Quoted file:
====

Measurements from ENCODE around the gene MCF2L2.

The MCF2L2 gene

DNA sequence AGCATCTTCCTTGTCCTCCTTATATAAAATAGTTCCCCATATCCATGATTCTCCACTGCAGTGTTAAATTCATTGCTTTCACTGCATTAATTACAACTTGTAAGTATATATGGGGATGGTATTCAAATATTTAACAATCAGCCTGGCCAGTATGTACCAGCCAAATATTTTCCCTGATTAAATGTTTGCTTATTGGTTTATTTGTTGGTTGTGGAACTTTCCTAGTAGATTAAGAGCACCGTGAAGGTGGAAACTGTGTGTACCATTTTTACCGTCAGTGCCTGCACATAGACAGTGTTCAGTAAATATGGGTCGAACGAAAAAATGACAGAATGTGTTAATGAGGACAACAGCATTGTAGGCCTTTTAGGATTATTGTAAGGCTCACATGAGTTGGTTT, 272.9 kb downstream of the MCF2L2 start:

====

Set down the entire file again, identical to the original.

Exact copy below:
Measurements from ENCODE around the gene MCF2L2.

The MCF2L2 gene

DNA sequence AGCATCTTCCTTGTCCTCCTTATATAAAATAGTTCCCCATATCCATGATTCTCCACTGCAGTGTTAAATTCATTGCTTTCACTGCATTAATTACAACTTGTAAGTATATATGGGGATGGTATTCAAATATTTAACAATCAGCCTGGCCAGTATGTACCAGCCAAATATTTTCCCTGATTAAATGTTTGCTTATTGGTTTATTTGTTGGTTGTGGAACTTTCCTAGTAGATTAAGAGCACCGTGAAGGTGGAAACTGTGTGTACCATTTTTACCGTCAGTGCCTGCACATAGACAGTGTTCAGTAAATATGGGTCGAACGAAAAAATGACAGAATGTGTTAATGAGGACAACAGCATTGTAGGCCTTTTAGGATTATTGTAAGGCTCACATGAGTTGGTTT, 272.9 kb downstream of the MCF2L2 start: